Testamentary freedom is a key principle of our succession laws. In this country you can leave your estate to absolutely anybody, by making a will. However, in nearly all cases, a will, to be valid must be in writing and must be signed by the person making it (the testator, albeit this name is also subject to debate!) in the presence of two witnesses. The witnesses must also sign in the presence of the person making the will and each other. Non compliance with the aforementioned requirements, no matter how big or small renders the will void. The Law Commission considers that courts should have the power to recognise a will as valid even though it does not comply with those requirements. That in itself does not mean that a will would no longer need to be in writing and comply with certain formalities, merely that a court would have the overall power to decide if a will is a will. The Law Commission refers to the power as something of a safety net. But surely having that power will lead to more litigation action in our courts and more contentious probate actions. Furthermore I do not believe that the current requirements serve as a barrier to people wishing to prepare wills. Most solicitors, for example, will provide the witnesses to the will signing, at no inconvenience or extra costs to the client and aim to simplify the process for the testator.
The consultation paper considers whether wills can be made electronically and that the electronic signing of wills could lead to better security, would be more convenient for people and would be cheaper. However, how would we then ensure that the person making a will is protected from fraud and computer hacking? Quite simply I do not believe that electronic signatures in their simplest forms are secure enough as anybody can type a name on a document.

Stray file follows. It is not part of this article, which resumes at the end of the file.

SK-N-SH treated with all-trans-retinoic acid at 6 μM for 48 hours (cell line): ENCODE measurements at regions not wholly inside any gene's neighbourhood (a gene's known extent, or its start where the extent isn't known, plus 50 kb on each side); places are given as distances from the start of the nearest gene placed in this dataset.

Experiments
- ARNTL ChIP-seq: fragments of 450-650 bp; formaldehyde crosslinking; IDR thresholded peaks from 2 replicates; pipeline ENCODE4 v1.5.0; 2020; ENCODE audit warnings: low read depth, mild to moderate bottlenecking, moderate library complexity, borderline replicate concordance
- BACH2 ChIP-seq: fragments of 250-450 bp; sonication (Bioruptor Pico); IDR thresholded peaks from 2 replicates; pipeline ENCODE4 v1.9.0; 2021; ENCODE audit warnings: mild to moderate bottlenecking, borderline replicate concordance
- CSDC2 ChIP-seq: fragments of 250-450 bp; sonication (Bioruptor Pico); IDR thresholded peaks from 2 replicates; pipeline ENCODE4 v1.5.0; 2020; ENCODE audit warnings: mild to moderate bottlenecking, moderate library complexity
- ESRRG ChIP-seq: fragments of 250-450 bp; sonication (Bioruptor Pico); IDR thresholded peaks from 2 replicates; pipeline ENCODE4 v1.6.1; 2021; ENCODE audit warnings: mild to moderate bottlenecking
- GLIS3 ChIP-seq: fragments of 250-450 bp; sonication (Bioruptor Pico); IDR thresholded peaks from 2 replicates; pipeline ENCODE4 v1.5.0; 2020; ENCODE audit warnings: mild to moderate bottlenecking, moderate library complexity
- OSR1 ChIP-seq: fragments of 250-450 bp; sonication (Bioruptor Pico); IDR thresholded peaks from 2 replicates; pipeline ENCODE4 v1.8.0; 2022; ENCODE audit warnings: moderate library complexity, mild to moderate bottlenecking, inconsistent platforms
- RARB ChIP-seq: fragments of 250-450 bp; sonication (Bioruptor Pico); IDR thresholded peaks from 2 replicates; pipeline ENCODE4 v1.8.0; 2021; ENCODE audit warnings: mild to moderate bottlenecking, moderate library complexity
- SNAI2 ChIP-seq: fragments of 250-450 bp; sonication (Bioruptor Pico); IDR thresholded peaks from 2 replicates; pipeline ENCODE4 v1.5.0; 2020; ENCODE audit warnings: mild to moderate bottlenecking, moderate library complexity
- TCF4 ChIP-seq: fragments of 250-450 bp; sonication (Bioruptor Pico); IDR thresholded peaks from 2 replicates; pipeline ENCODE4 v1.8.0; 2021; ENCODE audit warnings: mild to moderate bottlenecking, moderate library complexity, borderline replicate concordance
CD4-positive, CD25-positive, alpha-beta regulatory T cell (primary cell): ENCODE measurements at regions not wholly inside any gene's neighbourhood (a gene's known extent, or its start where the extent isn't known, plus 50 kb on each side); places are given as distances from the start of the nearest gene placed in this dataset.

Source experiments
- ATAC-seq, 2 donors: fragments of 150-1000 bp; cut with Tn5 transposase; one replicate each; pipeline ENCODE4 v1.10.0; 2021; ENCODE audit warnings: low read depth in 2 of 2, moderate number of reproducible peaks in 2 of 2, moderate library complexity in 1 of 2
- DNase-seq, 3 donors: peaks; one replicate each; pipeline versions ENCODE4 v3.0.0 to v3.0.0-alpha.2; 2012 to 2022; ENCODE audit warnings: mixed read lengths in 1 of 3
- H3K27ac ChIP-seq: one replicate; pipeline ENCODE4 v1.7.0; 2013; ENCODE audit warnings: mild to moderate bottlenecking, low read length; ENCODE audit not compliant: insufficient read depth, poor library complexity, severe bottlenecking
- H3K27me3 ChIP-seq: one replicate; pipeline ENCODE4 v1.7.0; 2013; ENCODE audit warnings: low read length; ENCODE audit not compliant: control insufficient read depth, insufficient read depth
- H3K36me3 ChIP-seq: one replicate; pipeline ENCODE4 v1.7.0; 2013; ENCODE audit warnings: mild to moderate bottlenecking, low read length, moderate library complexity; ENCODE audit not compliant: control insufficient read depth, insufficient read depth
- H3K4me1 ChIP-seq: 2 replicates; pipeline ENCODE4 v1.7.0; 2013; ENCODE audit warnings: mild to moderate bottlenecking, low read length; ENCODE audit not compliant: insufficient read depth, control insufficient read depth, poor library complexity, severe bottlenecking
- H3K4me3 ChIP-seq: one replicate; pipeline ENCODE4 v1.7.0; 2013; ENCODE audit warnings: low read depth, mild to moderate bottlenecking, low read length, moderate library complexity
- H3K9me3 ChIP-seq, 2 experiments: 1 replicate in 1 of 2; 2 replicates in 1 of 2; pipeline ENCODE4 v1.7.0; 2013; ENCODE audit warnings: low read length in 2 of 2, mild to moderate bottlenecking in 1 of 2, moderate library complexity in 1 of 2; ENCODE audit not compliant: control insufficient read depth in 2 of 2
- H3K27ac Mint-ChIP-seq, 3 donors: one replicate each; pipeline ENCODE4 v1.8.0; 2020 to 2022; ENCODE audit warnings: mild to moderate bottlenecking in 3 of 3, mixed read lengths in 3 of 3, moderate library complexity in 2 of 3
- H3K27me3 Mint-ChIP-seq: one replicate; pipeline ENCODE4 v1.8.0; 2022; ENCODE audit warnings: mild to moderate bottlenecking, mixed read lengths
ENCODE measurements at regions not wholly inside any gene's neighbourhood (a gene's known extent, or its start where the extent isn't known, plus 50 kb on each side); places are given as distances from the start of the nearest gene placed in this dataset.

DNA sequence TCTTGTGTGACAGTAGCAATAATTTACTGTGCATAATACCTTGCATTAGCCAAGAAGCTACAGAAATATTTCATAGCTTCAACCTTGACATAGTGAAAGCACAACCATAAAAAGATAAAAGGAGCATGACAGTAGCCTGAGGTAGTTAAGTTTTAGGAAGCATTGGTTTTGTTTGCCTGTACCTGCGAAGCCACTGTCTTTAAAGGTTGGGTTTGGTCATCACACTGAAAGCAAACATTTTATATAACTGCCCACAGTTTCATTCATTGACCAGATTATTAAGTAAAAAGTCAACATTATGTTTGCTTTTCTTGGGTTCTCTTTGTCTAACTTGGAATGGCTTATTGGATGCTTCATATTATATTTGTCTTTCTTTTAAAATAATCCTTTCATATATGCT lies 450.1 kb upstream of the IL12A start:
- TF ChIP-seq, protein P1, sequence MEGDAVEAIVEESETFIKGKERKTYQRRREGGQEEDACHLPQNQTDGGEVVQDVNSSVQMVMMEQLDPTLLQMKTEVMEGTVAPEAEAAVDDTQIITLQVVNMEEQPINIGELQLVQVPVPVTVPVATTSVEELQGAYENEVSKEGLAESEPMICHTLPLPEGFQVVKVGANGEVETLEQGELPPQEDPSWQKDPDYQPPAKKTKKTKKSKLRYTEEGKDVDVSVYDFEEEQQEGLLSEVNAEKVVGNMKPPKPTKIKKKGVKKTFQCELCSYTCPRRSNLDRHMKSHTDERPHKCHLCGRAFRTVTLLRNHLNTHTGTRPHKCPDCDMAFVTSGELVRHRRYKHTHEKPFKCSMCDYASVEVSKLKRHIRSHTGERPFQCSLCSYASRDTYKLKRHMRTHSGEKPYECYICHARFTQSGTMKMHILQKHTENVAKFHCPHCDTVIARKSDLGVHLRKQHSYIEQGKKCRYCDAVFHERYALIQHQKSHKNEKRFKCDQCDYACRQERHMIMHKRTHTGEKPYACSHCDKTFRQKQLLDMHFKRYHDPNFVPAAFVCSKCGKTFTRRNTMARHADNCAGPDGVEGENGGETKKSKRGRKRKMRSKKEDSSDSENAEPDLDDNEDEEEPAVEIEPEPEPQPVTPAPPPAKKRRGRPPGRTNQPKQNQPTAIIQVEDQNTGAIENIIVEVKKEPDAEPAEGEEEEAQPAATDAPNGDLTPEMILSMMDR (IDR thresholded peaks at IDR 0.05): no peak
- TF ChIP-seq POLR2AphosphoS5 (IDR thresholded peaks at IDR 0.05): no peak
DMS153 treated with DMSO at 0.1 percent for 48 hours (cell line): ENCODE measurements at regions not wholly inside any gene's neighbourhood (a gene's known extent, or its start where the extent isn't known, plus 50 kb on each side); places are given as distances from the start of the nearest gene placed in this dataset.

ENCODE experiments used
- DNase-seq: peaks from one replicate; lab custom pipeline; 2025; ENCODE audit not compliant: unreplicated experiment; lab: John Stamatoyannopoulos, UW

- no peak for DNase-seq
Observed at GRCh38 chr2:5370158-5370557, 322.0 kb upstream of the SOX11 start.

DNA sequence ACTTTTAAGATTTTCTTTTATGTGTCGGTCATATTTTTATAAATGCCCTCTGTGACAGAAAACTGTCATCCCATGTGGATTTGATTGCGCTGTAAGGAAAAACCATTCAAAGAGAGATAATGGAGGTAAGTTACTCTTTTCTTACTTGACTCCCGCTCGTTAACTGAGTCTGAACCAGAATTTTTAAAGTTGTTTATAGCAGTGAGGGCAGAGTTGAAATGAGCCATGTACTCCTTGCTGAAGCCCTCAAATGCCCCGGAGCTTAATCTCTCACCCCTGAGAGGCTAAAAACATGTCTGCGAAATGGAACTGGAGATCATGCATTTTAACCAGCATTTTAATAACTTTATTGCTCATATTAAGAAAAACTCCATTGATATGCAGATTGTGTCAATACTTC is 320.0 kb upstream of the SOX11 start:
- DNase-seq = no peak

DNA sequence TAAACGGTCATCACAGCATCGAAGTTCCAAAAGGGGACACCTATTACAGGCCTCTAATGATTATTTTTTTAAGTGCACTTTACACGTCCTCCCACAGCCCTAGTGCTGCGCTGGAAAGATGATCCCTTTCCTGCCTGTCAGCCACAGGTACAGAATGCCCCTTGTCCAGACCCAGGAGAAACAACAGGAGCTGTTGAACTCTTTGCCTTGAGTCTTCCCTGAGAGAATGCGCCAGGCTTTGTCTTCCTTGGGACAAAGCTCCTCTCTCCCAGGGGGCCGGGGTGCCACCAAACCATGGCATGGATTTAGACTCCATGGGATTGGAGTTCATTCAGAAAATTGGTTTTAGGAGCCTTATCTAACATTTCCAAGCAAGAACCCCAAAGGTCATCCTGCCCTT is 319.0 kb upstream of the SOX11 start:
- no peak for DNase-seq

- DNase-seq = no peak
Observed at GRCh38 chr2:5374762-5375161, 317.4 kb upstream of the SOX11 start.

The paper considers if a child should have the opportunity of making a will. Currently 18 is the age of testamentary capacity, but the paper recognises that 16 and 17 year olds are increasingly considered as having the ability to make important decisions, for example decisions regarding medical treatment. Should the law regarding wills therefore be amended to reflect this?
The Law Commission recommends the creation of a statutory doctrine of testamentary undue influence. It suggests two different approaches:-
A structured approach
A presumption of undue influence would be raised where there is a relationship of influence between the testator and beneficiary, such as a testator wanting to make a gift to a professional carer and the gift calls for an explanation.
A Discretionary approach
The court can presume undue influence if it were satisfied that it was just to do so in all the circumstances of the case.